This is strong language, and because of this many say that Simon was not a believer.

One writer states, "From Luke's words (even Simon himself believed, verse 13) we would conclude that he was saved, but from the words and actions of Simon himself, and from the severe warning of Peter, one would surely have some second thoughts on the matter."

Another writer states, "But when Peter says, 'You have neither part nor portion in this matter, for your heart is not right in the sight of God (Acts 8:21),' it is a pretty clear indication that Simon's belief was superficial and his baptism just a ceremony."

Referring to our text, John MacArthur writes: "If that passage teaches anything...if it teaches anything at all...it surely teaches that there is such a thing as non-saving faith. Faith that does not save." If this is true, how do we know if our faith is real?

John Piper writes, "First, there is a 'faith,' there is a 'believing,' that does not save, even though it rises in the presence of true preaching and true miracles. And yet Luke says in verse 13a, 'Even Simon himself believed.' The point I draw out of this is that there is a 'faith' or a 'believing' that does not save."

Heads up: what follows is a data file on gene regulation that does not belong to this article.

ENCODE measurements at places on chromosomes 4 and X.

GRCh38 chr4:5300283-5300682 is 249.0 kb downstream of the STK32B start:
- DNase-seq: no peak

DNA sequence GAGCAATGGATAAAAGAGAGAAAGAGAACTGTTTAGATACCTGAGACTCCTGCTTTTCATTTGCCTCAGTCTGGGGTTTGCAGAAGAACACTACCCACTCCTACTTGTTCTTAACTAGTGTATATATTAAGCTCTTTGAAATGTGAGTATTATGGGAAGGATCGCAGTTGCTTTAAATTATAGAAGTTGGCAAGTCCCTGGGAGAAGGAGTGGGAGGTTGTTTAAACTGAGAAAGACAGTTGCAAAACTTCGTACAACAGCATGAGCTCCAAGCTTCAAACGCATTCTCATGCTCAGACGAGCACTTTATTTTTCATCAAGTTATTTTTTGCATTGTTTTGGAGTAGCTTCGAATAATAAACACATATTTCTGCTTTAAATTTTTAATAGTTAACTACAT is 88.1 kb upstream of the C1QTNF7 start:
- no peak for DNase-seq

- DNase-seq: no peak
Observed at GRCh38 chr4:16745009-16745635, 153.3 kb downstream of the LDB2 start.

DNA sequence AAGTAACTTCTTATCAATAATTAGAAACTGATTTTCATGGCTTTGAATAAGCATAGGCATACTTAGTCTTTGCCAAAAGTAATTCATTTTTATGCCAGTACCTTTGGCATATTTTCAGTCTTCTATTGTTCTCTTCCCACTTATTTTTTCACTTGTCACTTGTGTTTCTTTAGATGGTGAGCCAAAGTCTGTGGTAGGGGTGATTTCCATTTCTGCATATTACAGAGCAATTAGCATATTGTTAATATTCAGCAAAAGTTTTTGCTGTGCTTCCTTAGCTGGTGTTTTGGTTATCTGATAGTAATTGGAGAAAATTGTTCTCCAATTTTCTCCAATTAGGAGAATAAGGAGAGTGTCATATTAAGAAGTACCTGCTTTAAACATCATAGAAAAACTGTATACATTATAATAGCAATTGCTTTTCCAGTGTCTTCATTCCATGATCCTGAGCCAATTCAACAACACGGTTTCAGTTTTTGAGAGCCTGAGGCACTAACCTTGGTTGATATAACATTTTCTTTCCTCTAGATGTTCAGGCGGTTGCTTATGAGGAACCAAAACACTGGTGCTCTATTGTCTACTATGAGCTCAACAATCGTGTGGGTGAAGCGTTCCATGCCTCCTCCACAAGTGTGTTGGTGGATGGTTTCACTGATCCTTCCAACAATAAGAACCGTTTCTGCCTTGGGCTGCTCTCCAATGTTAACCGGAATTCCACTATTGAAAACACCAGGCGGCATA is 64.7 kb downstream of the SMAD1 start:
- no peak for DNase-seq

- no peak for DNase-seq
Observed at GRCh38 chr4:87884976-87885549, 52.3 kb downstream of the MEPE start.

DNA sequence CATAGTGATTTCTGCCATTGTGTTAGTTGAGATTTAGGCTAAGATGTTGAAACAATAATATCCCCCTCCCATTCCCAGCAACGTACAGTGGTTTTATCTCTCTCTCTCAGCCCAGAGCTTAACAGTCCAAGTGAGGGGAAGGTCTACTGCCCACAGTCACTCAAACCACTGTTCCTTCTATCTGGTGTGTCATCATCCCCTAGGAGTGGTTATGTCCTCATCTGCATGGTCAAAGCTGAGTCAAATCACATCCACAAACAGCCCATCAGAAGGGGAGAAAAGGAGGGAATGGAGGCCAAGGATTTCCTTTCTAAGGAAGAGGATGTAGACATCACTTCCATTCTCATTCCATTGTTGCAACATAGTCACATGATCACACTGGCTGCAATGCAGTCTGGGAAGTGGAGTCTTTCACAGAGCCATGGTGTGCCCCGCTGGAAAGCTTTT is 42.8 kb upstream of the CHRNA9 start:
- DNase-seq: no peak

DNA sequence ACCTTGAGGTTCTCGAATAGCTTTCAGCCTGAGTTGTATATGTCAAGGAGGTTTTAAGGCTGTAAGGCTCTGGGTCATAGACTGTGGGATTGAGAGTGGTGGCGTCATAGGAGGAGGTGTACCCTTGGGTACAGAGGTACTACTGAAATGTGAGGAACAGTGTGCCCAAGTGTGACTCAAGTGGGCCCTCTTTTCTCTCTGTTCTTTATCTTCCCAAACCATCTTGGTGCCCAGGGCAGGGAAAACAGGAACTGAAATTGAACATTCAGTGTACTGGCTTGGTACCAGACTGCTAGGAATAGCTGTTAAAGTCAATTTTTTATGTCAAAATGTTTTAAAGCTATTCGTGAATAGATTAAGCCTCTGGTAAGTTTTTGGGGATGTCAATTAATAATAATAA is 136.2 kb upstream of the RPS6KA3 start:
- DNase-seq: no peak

Ray Steadman writes, "If this were the only statement about Simon in the Scriptures, we would have to conclude that he had become a Christian, because the language used to describe him is the same as that used for genuine believers. 'Simon himself believed, and was baptized.' He took upon himself the symbol of identification with Jesus Christ and thus openly joined this company who said they belonged to Jesus. But the rest of the account makes crystal clear that this man was not a believer."

Another writer states, "When Luke reports that Simon believed, he is describing

what Simon professed, not how God viewed matters. Just because a person claims to believe in Christ and gets baptized does not mean that he is truly saved."

Another commentator writes, "Obviously, Simon did not even realize that he was a false believer instead of a true one!"